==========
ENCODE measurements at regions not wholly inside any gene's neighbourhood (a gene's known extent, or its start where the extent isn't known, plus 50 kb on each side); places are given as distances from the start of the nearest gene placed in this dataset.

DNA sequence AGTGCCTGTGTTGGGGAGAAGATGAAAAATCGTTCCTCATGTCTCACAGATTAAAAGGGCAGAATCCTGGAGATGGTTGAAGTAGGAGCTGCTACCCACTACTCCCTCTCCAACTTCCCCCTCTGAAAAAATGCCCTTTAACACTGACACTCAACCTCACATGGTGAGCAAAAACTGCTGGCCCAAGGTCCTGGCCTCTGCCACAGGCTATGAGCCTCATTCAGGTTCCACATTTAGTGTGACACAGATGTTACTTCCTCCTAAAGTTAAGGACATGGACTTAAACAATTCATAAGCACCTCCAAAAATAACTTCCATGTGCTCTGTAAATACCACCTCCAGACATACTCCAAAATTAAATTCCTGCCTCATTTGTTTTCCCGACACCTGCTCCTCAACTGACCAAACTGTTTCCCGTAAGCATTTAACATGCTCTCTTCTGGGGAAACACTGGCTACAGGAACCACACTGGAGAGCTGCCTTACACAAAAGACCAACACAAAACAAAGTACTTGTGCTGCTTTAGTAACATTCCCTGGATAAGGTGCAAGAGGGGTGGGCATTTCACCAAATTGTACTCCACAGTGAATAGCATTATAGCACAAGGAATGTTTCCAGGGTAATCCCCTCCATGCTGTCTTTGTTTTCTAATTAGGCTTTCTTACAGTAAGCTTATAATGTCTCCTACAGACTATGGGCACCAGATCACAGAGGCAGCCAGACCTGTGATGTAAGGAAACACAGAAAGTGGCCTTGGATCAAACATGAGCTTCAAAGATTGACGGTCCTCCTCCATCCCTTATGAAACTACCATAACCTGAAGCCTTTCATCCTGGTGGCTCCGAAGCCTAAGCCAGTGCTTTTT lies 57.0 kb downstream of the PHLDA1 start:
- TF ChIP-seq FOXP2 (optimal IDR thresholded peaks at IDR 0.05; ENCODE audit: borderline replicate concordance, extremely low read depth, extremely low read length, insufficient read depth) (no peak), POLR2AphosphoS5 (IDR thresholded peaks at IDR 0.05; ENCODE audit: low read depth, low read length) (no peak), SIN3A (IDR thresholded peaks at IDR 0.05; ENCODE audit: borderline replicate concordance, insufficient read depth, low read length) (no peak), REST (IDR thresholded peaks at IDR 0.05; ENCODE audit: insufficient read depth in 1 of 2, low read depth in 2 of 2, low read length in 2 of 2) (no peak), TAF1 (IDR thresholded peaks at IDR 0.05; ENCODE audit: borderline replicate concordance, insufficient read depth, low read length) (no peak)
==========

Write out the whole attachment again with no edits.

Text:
ENCODE measurements at regions not wholly inside any gene's neighbourhood (a gene's known extent, or its start where the extent isn't known, plus 50 kb on each side); places are given as distances from the start of the nearest gene placed in this dataset.

DNA sequence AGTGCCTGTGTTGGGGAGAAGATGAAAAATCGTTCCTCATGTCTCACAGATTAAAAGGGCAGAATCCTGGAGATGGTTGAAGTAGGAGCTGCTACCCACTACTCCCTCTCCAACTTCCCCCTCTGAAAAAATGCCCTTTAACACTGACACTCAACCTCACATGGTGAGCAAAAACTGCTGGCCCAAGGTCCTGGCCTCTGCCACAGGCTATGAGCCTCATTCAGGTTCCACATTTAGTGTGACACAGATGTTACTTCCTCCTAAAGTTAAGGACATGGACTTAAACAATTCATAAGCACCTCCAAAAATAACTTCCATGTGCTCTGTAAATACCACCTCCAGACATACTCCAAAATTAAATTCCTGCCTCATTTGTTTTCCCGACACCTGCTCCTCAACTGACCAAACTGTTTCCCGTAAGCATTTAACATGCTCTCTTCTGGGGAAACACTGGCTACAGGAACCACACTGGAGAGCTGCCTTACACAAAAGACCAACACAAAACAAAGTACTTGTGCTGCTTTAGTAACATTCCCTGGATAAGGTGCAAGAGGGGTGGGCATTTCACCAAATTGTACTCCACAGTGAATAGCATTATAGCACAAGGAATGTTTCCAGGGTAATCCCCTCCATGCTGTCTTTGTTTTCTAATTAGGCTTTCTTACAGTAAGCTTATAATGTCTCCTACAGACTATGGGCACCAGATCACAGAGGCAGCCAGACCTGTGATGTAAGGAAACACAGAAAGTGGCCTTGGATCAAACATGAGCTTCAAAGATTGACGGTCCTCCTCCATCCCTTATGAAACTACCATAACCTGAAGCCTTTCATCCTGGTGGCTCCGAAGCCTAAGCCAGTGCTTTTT lies 57.0 kb downstream of the PHLDA1 start:
- TF ChIP-seq FOXP2 (optimal IDR thresholded peaks at IDR 0.05; ENCODE audit: borderline replicate concordance, extremely low read depth, extremely low read length, insufficient read depth) (no peak), POLR2AphosphoS5 (IDR thresholded peaks at IDR 0.05; ENCODE audit: low read depth, low read length) (no peak), SIN3A (IDR thresholded peaks at IDR 0.05; ENCODE audit: borderline replicate concordance, insufficient read depth, low read length) (no peak), REST (IDR thresholded peaks at IDR 0.05; ENCODE audit: insufficient read depth in 1 of 2, low read depth in 2 of 2, low read length in 2 of 2) (no peak), TAF1 (IDR thresholded peaks at IDR 0.05; ENCODE audit: borderline replicate concordance, insufficient read depth, low read length) (no peak)